The papers have already been written
Kids, especially at GCSE often screw up by doing a section they haven't been taught, too many questions etc No matter how many times you go over it, make them repeat it, show them, practise it, it still happens. It would be the easier solution by far.. If there are 6 topics, kids usually do 4, next year they do 3 from the choice of 6 so schools aren't wrong footed in what order they've taught.
Grade boundaries change every year anyway. They are set after marking has happened to reflect the cohort spread. Papers will vary from year to year, being a bit harder or easier so it accounts for that.
Posted too soon. So a choice of questions would be best in theory but I can see a lot of kids messing it up. % wise, I suspect the boundaries will be lower next year because the outcomes will be less good overall.
Reduce the number of papers and exams, the number of tests is ridiculous anyway. Perhaps do 30% coursework or teacher assessment.
Im sure there are consequences Ive not thought through in terms of marking etc but on the face of it I would really appreciate a bit more breathing space with my current year 10 . A great deal can be achieved in those last few weeks before exams as the students tend to be more motivated to really put the work in so it’s not necessarily an equivalent 4 weeks to the back end of the summer term.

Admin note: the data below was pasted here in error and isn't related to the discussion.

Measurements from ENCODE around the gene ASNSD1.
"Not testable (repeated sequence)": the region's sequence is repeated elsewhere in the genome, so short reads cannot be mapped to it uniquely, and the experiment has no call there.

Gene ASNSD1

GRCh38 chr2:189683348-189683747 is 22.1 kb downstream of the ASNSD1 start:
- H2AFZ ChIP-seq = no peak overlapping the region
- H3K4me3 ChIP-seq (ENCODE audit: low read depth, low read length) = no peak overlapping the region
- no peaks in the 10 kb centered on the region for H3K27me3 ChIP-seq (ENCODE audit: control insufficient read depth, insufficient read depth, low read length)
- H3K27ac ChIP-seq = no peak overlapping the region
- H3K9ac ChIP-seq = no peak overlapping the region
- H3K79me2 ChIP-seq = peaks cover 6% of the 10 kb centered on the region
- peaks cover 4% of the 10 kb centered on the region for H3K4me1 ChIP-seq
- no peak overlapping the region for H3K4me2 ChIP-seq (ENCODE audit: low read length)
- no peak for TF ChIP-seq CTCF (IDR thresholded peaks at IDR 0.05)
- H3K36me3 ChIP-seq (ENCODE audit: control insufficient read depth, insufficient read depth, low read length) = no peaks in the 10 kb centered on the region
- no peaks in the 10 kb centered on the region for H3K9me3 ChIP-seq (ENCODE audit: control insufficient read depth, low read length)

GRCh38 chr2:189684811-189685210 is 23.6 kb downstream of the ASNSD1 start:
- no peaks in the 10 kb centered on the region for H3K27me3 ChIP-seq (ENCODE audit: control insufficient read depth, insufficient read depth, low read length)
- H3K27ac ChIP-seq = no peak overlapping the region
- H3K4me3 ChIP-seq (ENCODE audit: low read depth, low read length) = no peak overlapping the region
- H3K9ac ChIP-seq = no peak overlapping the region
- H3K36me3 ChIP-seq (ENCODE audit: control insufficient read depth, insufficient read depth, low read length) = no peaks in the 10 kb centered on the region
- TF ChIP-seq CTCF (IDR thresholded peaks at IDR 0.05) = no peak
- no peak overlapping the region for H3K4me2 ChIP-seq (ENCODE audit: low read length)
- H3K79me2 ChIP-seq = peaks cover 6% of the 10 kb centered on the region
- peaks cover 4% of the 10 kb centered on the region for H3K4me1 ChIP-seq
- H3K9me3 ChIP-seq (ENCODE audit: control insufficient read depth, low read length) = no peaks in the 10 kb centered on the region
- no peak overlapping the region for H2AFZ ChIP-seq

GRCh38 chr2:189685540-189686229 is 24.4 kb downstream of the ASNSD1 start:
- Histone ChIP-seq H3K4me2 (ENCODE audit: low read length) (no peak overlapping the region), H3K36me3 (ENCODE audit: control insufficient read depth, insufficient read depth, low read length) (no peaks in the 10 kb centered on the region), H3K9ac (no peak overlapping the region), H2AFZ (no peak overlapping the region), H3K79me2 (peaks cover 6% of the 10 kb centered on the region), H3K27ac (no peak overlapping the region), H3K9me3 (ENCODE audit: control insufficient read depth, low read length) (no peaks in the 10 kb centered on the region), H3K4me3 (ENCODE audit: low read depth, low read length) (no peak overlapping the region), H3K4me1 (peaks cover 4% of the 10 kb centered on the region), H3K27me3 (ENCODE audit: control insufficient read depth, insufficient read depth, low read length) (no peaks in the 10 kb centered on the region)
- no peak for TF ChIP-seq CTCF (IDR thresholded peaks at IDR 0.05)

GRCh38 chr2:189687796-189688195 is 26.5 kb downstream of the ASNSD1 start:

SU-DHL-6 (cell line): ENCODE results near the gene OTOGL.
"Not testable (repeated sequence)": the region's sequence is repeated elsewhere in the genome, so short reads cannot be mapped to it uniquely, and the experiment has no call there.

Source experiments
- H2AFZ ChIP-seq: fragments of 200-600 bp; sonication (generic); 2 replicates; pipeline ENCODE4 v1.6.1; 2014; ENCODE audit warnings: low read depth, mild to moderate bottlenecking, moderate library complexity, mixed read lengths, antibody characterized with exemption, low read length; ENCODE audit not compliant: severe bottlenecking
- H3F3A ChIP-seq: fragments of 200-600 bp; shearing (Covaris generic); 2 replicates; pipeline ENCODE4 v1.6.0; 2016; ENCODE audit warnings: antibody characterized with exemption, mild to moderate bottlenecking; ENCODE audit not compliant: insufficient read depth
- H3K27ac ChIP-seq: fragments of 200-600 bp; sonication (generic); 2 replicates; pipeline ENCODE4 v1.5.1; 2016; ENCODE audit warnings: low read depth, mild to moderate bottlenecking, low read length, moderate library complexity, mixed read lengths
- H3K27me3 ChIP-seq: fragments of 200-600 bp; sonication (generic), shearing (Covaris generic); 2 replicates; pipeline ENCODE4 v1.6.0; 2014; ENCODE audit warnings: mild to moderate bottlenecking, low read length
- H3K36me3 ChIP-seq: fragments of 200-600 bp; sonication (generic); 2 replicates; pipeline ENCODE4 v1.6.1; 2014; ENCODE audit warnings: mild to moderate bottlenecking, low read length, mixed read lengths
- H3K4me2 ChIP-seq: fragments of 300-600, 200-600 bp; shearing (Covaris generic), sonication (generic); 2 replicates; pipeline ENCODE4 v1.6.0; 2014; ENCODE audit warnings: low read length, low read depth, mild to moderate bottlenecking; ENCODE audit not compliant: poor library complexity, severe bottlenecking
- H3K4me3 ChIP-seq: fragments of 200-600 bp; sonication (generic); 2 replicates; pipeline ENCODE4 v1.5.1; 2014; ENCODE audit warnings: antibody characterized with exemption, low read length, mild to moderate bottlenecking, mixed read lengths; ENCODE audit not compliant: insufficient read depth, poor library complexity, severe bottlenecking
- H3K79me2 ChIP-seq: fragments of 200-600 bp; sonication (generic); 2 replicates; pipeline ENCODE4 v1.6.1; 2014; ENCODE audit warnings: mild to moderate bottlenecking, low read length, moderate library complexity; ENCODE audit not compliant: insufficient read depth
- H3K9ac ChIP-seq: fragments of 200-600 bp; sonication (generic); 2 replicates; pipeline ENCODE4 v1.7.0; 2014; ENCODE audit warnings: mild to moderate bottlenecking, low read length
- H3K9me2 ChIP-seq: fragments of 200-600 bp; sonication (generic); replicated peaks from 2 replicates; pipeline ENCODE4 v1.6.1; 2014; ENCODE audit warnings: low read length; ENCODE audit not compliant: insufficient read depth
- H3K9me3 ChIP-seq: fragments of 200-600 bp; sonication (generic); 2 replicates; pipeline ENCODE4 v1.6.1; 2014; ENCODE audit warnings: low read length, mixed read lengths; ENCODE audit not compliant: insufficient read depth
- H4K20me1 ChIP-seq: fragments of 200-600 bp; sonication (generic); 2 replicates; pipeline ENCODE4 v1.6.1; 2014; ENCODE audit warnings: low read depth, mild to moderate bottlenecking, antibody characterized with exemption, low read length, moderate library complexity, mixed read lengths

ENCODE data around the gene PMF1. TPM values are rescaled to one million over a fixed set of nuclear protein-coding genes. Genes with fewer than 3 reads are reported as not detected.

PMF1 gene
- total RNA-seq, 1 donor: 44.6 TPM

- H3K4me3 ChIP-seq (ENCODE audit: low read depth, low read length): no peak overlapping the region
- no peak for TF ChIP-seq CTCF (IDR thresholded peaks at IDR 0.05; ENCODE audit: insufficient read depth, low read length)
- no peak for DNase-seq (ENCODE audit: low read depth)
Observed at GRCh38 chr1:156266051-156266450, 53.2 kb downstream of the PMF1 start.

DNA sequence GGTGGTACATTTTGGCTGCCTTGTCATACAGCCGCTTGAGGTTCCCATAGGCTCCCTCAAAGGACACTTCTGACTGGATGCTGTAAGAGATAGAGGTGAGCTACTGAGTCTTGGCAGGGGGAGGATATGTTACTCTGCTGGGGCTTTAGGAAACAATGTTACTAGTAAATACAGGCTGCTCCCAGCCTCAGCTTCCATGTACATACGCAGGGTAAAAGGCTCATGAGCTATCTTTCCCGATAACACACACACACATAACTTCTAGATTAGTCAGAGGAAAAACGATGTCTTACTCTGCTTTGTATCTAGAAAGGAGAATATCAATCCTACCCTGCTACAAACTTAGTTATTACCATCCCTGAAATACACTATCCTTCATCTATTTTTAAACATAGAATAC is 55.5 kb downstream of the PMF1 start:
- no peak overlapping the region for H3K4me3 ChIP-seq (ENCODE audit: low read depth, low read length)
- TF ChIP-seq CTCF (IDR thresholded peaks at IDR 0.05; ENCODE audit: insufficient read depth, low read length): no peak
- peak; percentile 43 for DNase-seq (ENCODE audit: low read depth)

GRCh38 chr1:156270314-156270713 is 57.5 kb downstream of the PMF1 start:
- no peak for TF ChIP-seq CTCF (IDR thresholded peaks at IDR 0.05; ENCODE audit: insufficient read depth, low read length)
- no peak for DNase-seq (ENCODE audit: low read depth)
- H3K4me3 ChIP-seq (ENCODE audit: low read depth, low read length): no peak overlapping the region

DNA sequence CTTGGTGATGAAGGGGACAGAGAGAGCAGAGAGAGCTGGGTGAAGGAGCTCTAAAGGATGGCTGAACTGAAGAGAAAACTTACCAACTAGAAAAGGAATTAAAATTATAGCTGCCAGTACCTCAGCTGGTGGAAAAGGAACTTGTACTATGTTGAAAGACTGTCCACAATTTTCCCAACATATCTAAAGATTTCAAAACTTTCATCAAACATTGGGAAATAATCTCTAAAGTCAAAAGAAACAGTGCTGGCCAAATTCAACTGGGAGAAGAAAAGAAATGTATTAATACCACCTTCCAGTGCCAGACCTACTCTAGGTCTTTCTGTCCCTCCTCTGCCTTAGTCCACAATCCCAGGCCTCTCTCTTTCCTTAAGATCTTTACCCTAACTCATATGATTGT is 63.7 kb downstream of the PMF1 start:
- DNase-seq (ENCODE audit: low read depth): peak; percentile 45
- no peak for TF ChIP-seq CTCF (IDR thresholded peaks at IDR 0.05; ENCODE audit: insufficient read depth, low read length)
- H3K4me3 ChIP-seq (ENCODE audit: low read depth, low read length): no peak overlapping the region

How can students move onto A levels though not having fully covered the curriculum? For something like maths, that's essential surely?
I'd worry about the turn around time for marking - particularly for current yr 12's for those going on to (or hoping to) University.
I wonder whether a combination of teacher assessment and altered exams would work?
I can't speak for all subjects but many of them, you can pick up A level without having studied gcse. You can't just fur whole papers now as, as a pp said, schools will have taught things in a different order. I suppose they could change it so you enter for specific papers but they aren't all weighted equally either.
Pissed off with this had to cancel this years holiday so used the money towards a bigger holiday next year for just after exam time as both ds would be finishing exams and likely to be last holiday they to come with us on
Too move to august would cost us over £2000 more which we simply cant afford
Exams are taken may and june anyway so taking in to july would mean only delayed around 4 weeks
They have missed 12 already with no guarantee there wont be further shutdowns in winter or various times taken off due to having to isolate of classmates show symptoms or teachers having to take time off
I think planning for exams going ahead with so much unknown isnt a great idea and delaying a month is just to look like they are doing something
Also real short time to mark and turn around
They should never of got rid of all coursework content a at least then there would be something to grade on
Ds also doing a couple of btech and no extra time is being allowed for them and they have to just het on with them when back but at least they have done some assessments so easy to see what level they generally work at
Also july is when they have proms , college open days etc
I don’t know whether this is the right answer but they have to do something - younger son in year 10 has done barely anything but revision papers since March. Older son in year 12 has had constant online video teaching and has continued to power through his courses. So I’ve got a horrifying in-family illustration of how some children will be falling behind and some will be steaming ahead, neither through any fault or particular merit of their own. Kids in my younger son’s position have to be given a chance to catch up.